Poetry is not a luxury: Soro Soke captures the poetics of the #ENDSARS protest in Nigeria

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End Sars Protesters gather to barricade the Lagos - Ibadan expressway, the oldest highway and major link to all parts of the country, on October 16, 2020.  The protesters are calling for the scrapping of police unit, known as Special Anti-Robbery Squad (SARS) over the squads incessant harassment, brutality and killing of innocent Nigerians. (Photo by Olukayode Jaiyeola/NurPhoto via Getty Images)
End Sars Protesters gather to barricade the Lagos - Ibadan expressway, the oldest highway and major link to all parts of the country, on October 16, 2020. The protesters are calling for the scrapping of police unit, known as Special Anti-Robbery Squad (SARS) over the squads incessant harassment, brutality and killing of innocent Nigerians. (Photo by Olukayode Jaiyeola/NurPhoto via Getty Images)
  • The Sòrò sókè project is an ongoing poetry+reflection on the #endSARS protest which has recently upset the Nigerian polity. 
  • Initiated by poet and novelist, Jumoke Verissimo and James Yeku, assistant professor of african digital humanities at the University of Kansas, the project is an online collaboration with African literary magazine, Brittle Paper.
  • Historically, poetry has been a potent protest tool. In light of a government cover-up and misinformation campaign, this work serves as a historical document of truth.


James Yeku, an Assistant Professor of African digital humanities at the University of Kansas and Jumoke Verissimo, a poet and novelist recently announced the Sòrò sókè project, an ongoing poetry+reflection on the #endSARS protest which has recently upset the Nigerian polity. This work is an online collaboration with Ainehi Edoro’s Brittle Paper, a leading literary magazine building literary community across African literati.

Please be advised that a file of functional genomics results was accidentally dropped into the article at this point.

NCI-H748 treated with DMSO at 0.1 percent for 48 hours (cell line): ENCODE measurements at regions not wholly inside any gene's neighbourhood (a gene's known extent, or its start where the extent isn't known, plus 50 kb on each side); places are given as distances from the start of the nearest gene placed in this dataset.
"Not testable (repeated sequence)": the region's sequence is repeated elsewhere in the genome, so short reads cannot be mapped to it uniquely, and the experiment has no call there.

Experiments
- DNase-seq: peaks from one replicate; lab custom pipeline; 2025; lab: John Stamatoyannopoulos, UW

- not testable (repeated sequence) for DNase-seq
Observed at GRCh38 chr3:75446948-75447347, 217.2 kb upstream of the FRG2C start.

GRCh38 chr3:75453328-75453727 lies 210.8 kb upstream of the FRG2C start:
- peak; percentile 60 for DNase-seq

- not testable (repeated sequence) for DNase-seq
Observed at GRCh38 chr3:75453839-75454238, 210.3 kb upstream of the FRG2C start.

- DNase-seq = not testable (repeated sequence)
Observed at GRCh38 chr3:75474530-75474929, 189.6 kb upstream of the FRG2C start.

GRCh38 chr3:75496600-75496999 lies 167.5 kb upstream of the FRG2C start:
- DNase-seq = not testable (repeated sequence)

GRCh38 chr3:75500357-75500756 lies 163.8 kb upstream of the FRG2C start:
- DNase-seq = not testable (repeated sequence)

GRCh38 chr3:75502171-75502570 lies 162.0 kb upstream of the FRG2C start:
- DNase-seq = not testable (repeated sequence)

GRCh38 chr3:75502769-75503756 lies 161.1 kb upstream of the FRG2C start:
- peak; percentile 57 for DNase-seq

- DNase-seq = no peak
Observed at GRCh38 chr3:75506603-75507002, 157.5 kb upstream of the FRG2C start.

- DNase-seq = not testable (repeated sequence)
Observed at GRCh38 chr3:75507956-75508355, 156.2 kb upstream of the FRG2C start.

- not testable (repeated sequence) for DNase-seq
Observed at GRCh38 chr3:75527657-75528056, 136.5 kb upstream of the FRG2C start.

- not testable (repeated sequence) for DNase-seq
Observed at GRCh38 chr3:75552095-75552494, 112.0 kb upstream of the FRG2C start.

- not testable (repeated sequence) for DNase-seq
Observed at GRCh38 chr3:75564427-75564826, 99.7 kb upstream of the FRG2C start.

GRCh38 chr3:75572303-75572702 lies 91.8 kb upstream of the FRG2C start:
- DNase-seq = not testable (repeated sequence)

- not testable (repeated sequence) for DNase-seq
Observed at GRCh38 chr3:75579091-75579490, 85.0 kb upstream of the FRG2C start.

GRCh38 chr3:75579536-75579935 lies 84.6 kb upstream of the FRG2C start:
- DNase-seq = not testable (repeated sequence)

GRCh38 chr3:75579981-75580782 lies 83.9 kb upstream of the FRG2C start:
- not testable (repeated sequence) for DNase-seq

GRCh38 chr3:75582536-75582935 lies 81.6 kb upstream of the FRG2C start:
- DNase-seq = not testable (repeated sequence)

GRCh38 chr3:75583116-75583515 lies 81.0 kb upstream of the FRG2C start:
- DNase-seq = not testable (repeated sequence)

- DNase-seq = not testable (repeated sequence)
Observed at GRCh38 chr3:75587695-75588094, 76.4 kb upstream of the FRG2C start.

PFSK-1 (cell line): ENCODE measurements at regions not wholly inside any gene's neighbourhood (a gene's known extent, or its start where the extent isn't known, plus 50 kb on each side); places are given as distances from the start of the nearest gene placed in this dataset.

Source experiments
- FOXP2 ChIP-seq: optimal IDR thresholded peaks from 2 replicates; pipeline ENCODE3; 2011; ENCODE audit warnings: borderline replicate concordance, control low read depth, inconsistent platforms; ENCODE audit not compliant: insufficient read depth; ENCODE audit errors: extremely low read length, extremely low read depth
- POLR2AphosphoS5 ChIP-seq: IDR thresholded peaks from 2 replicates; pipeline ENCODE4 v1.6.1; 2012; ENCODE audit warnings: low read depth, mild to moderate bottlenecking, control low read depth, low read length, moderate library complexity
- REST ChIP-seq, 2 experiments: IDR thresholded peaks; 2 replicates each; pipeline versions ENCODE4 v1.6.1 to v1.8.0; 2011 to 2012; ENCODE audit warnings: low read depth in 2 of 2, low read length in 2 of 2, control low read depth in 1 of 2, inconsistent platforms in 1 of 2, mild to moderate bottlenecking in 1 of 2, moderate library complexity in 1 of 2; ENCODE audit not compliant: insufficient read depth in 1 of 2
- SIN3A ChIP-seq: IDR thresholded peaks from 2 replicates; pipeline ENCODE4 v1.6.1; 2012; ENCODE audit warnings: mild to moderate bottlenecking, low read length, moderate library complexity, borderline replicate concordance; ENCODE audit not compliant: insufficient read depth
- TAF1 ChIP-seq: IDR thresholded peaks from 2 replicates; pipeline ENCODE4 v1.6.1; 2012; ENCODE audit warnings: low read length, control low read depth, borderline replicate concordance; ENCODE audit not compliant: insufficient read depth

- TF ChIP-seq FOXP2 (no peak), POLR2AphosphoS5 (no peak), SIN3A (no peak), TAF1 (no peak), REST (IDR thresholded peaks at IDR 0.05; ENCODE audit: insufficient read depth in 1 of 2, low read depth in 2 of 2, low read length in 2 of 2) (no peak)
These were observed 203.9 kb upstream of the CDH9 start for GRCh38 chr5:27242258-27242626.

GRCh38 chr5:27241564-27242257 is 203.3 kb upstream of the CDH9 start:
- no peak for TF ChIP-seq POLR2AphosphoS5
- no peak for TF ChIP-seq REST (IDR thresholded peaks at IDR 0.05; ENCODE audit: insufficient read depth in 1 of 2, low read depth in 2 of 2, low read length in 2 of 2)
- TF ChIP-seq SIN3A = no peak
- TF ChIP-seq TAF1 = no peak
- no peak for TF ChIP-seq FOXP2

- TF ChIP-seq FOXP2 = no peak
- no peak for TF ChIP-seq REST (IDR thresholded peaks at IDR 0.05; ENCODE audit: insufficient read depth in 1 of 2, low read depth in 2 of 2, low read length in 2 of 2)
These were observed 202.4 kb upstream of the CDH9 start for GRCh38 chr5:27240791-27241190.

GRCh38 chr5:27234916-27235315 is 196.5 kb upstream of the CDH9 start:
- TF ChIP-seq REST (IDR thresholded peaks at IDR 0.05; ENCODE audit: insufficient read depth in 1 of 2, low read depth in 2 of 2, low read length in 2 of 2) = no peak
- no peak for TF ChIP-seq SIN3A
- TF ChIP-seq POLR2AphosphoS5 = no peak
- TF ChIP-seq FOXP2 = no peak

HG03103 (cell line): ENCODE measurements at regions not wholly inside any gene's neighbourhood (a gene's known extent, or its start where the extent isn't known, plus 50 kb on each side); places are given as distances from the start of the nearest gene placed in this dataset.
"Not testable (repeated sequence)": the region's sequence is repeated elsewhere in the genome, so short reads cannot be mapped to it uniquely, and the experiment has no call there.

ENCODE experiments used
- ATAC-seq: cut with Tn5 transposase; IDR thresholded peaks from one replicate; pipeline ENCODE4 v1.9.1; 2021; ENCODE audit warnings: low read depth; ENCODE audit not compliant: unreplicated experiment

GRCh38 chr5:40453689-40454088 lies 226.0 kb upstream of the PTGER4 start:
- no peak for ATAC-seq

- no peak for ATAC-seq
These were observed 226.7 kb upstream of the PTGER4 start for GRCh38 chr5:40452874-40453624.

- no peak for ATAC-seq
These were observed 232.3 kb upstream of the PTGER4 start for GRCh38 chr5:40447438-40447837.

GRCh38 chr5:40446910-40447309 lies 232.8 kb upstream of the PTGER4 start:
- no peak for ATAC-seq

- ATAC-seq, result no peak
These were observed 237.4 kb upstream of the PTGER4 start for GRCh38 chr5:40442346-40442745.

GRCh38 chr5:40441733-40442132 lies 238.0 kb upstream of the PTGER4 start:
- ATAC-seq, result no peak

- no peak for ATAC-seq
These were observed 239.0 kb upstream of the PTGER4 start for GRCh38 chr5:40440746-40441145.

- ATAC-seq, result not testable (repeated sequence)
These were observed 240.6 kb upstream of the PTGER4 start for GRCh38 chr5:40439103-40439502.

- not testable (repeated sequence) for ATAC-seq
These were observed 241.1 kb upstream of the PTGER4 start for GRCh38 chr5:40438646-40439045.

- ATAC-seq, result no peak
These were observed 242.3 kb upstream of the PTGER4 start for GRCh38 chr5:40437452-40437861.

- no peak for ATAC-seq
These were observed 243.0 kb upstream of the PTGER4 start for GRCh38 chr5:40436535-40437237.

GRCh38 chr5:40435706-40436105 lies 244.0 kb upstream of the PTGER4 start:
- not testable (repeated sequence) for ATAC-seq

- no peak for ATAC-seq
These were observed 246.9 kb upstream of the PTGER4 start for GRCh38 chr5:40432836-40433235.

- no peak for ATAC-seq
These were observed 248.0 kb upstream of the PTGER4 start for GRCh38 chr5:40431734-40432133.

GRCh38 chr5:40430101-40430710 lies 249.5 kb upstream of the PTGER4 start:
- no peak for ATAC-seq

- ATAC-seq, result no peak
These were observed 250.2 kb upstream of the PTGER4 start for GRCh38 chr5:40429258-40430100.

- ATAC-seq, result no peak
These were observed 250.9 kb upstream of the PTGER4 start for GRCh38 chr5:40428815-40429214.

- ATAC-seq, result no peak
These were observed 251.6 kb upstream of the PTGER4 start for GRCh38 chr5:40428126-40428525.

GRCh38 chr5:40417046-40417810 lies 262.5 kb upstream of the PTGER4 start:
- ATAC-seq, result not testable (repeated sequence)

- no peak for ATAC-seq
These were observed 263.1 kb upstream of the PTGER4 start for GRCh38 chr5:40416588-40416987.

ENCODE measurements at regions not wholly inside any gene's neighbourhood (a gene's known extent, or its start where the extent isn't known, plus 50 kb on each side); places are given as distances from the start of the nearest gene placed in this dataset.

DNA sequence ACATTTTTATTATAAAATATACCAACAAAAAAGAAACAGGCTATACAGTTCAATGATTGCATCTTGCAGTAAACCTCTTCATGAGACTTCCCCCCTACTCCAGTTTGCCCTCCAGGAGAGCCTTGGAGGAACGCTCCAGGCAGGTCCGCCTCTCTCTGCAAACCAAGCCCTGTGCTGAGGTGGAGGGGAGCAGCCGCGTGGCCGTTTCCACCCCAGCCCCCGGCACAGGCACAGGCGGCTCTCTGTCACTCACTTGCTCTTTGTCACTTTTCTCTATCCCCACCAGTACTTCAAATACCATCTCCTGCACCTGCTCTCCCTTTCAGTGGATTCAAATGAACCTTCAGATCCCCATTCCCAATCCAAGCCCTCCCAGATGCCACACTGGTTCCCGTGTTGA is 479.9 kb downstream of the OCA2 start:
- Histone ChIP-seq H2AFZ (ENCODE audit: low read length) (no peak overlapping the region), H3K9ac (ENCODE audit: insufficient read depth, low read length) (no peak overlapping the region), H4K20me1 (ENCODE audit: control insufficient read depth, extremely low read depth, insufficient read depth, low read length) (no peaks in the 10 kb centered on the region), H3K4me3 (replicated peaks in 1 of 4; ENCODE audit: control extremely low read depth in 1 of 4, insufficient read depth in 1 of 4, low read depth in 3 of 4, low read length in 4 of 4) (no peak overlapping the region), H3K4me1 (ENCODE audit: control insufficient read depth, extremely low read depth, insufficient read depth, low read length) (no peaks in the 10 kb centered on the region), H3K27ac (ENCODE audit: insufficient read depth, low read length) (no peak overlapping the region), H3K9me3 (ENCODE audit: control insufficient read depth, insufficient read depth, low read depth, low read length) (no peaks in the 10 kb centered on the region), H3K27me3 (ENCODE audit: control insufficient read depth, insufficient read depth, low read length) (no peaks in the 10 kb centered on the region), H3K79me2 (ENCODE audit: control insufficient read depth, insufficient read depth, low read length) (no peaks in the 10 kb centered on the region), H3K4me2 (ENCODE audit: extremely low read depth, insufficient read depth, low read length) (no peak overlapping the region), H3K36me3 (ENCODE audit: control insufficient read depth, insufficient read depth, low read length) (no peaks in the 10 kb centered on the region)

Historically, poetry has been a potent protest tool. For many, writing a poem or any form of response in the thick of an emotionally upsetting traumatic event is difficult. Yet, poetry is not a luxury. It is a tool that can respond to any form of inhumanity and social injustice. The project therefore attempts to sustain the memory of the event, the intensities of emotions, and the memory of those who died in this project. It is a way to speak up against oppression, continuing a tradition of how poetry works in tandem with activism in the African space.  

“The poems in this work are a mode of speaking the truth to emphasize again that Nigerian lives matter, that the young Nigerian should be allowed to dream and attain their potentials,” said Jumoke Verissimo. Adding to this, Professor James Yeku explained that unlike the wrongly attributed quote to a critical theorist of the Frankfurt School tradition, Theodor Adorno, on the impossibility of writing poetry after the horrible events of Auschwitz, it is definitely proper and possible to employ the poetic as a way of responding to the horrors of large-scale suffering and oppression.

“While we can not reasonably compare the events in Nigeria to the Holocaust or even to Biafra or Rwanda, there is a sense in which the barbarity of human indignity remains a troubling refrain in the Nigerian context, even if to a lesser extent than the granularity in these actual genocidal cases.” But, as #EndSARS has shown, faced with the dark moments of police deviance, and government oppression, poetic reflection is a critical monument of resistance, and that's precisely what we find at the core of the Sòrò sókè work.